Cuban warbler

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Cuban warblers [1]
Yellow-headed Warbler (Teretistris fernandinae) cropped.jpg
Yellow-headed warbler (Teretistris fernandinae)
Scientific classification Red Pencil Icon.png
Kingdom: Animalia
Phylum: Chordata
Class: Aves
Order: Passeriformes
Family: Teretistridae
Baird 1864
Genus: Teretistris
Cabanis, 1855

See text

Oriente warbler (above), and yellow-headed warbler (below); illustration by Keulemans, 1885 TeretistrisKeulemans.jpg
Oriente warbler (above), and yellow-headed warbler (below); illustration by Keulemans, 1885

The Cuban warblers are a genus, Teretistris, and family, Teretistridae, of birds endemic to Cuba and its surrounding cays. Until 2002 they were thought to be New World warblers, but DNA studies have shown that they are not closely related to that family. The family consists of two species, the yellow-headed warbler and the Oriente warbler. Both species are found in forest and scrub, with the yellow-headed warbler ranging in the west of the island and the Oriente warbler in the east. The Cuban warblers are 13 cm (5.1 in) long and have similar yellow and grey plumage.


The Cuban warblers are insectivores, with beetles forming a large part of the diet. Small reptiles and fruit are also taken. They feed in bushes and trees, in pairs or in small flocks during the non-breeding season, and are often the nucleus species for mixed-species feeding flocks with other birds, particularly migrants from North America.


The genus Teretistris was long thought to sit in the New World warbler family Parulidae, until a 2002 study examined 25 genera of New World warbler using mitochondrial and nuclear DNA found that six genera were best placed outside the family, including Teretistris. [2] Five of the genera had long been suspected to not sit comfortably inside Parulidae, but before this study there had never been a suggestion that Teretistris did not belong in the New World warbler family. [1]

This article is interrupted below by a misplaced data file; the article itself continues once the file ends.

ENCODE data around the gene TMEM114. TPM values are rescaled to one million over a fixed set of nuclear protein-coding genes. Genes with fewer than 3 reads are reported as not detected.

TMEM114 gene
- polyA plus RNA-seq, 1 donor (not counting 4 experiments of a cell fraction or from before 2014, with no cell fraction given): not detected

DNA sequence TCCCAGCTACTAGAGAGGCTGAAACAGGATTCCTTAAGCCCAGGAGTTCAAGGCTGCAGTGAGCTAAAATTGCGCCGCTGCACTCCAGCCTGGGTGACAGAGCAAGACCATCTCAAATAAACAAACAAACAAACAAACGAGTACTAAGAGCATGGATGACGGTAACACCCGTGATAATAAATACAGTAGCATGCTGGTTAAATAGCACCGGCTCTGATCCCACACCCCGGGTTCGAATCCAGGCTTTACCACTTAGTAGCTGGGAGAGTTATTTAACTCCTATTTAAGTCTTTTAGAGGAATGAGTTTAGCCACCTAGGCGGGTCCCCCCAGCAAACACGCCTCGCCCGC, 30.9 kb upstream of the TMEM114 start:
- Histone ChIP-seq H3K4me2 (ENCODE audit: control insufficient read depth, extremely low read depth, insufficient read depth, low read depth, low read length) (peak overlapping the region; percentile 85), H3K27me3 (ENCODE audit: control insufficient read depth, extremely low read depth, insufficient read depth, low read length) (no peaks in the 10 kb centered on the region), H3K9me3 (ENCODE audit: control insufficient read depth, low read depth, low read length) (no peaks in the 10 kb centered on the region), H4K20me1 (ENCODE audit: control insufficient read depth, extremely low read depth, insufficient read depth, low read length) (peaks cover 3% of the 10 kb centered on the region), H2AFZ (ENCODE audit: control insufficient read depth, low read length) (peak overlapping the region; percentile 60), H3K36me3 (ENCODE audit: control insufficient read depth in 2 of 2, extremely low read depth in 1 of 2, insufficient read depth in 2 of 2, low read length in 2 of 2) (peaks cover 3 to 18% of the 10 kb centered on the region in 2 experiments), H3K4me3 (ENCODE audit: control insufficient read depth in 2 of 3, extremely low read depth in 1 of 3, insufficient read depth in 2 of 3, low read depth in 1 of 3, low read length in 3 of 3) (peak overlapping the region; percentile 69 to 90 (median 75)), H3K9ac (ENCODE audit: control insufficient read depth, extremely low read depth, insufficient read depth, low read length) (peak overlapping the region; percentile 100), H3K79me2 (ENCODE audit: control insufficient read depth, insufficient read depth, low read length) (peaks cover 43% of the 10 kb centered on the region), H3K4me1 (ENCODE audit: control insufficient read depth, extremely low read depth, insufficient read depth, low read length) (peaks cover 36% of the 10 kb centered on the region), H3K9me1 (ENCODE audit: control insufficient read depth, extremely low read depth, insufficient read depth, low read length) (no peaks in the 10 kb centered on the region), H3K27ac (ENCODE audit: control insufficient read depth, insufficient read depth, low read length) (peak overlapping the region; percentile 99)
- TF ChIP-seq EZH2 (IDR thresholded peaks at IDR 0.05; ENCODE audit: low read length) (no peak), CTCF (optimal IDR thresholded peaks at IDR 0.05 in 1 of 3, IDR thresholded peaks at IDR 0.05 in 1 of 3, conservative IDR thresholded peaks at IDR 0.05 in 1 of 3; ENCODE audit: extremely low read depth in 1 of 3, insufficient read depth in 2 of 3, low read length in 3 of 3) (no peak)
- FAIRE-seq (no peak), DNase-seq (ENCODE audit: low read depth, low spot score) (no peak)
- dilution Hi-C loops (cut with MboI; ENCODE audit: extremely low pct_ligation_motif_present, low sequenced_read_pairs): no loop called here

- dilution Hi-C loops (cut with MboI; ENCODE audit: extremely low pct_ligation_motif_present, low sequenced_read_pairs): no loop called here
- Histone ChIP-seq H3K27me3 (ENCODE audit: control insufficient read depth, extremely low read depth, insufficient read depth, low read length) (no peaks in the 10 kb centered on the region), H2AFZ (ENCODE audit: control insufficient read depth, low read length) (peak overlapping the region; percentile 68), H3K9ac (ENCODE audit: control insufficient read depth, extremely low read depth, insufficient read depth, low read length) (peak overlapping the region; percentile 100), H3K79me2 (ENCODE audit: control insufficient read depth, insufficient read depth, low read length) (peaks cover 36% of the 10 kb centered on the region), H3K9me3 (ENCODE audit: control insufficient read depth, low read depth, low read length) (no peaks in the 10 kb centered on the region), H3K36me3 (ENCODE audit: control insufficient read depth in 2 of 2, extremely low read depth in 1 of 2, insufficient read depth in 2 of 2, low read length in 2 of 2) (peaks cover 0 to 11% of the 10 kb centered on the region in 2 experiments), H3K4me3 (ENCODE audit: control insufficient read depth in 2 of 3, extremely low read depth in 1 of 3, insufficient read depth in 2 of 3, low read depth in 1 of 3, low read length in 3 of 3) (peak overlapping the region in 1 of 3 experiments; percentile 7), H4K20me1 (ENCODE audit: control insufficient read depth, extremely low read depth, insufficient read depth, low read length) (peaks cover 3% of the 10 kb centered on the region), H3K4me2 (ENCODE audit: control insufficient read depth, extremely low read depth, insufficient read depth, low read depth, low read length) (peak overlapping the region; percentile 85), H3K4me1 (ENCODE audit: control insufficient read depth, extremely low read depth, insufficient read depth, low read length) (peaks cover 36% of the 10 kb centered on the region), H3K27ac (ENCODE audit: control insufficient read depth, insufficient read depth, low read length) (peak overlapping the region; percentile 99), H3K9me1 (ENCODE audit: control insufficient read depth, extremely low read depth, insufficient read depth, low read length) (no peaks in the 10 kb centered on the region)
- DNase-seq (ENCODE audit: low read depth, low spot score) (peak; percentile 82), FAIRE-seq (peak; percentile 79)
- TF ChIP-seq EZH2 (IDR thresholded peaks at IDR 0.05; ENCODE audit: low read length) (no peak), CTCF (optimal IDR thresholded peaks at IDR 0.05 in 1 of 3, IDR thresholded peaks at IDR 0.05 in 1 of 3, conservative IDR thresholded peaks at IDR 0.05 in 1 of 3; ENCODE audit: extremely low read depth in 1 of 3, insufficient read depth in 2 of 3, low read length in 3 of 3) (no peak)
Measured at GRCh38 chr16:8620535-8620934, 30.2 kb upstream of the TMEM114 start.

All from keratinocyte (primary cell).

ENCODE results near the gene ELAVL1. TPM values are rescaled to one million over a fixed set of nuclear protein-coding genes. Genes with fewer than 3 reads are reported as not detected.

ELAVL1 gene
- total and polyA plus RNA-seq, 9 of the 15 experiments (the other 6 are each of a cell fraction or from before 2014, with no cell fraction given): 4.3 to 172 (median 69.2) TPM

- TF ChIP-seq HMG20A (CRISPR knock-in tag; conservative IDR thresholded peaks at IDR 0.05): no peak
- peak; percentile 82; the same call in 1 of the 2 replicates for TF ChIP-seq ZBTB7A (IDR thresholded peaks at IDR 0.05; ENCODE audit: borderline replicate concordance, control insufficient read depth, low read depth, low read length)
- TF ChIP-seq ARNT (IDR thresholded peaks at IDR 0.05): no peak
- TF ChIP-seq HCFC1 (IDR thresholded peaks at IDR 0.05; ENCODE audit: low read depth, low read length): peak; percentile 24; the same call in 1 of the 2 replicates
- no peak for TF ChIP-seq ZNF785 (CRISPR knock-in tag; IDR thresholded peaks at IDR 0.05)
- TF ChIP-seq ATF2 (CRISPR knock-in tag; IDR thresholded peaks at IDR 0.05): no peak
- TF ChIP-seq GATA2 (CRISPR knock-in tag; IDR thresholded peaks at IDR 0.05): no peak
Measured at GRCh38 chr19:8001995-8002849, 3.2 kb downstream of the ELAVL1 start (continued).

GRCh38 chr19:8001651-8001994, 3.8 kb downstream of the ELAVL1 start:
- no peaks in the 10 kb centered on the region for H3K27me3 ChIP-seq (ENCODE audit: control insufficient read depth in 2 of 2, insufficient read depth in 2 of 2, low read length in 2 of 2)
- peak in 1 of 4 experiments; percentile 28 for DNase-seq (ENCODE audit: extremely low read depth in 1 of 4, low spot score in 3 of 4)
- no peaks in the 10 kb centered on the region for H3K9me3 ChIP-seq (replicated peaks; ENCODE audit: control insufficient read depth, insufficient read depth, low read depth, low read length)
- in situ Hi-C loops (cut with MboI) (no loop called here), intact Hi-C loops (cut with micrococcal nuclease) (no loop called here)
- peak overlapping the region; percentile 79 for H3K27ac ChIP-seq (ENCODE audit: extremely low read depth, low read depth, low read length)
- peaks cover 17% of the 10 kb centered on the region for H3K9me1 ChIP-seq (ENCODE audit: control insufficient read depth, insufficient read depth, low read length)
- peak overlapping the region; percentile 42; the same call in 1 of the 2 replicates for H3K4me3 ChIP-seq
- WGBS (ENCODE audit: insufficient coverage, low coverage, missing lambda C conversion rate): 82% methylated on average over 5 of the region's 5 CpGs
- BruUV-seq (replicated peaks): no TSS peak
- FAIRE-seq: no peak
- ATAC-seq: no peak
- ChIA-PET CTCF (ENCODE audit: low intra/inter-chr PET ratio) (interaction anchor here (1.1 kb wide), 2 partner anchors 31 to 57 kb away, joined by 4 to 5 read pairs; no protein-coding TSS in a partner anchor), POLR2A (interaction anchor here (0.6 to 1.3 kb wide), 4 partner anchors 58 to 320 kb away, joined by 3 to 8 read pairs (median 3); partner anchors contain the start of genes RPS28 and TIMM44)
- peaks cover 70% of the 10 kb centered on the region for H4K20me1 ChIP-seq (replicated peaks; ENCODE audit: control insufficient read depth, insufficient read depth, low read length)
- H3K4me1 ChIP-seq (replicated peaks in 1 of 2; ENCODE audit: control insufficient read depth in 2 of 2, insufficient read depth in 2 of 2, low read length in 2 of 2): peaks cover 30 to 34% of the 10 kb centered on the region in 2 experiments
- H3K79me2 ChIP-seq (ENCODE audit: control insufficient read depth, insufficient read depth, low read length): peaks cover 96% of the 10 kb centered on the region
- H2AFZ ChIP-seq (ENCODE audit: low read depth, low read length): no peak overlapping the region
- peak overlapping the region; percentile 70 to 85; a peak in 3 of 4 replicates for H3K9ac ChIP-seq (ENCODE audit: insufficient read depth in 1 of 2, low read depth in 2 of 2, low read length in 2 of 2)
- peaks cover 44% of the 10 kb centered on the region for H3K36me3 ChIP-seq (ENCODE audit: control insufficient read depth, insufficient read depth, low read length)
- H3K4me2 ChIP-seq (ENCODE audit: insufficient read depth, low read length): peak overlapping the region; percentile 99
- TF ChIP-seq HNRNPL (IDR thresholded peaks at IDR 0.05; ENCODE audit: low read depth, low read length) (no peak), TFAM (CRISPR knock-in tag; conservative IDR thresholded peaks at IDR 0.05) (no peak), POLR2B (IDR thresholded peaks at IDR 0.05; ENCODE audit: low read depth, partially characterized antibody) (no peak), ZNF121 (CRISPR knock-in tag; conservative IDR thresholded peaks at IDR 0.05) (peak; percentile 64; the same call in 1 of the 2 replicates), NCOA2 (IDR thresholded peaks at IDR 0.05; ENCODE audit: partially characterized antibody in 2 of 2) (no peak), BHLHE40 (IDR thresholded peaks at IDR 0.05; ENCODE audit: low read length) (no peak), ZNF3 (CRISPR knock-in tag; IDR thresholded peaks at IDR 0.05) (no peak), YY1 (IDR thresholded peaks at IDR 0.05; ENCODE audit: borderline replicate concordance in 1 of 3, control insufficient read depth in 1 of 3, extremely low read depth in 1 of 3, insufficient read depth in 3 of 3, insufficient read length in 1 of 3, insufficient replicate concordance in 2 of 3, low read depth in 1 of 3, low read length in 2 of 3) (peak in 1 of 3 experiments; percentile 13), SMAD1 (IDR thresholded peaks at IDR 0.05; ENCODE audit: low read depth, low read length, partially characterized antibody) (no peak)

A follow up study published in 2013 supported the separation of the genus from Parulidae but found it difficult to resolve exactly where it sat with the other nine-primaried songbirds. [3] Their closest relatives may be the wrenthrush, genus Zeledonia, now often treated as a monotypic family, Zeledoniidae. [4] The study's authors nevertheless recommended separating the genus into its own family, Teretistridae. [3] The family was included in the 58th supplement of the American Ornithological Society (AOC) checklist in 2017, [5] and the family has also been accepted by the International Ornithological Congress' (IOC) Birds of the World: Recommended English Names , [6] the Handbook of the Birds of the World's HBW Alive [4] and The Clements Checklist of Birds of the World. [7] These four authorities have also adopted the common name of Cuban warblers for the family. [4] [5] [6] [7] The 2013 Howard and Moore Complete Checklist of the Birds of the World took a different approach, however, and placed the two Cuban warblers with the wrenthrush in the family Zeledoniidae. [8]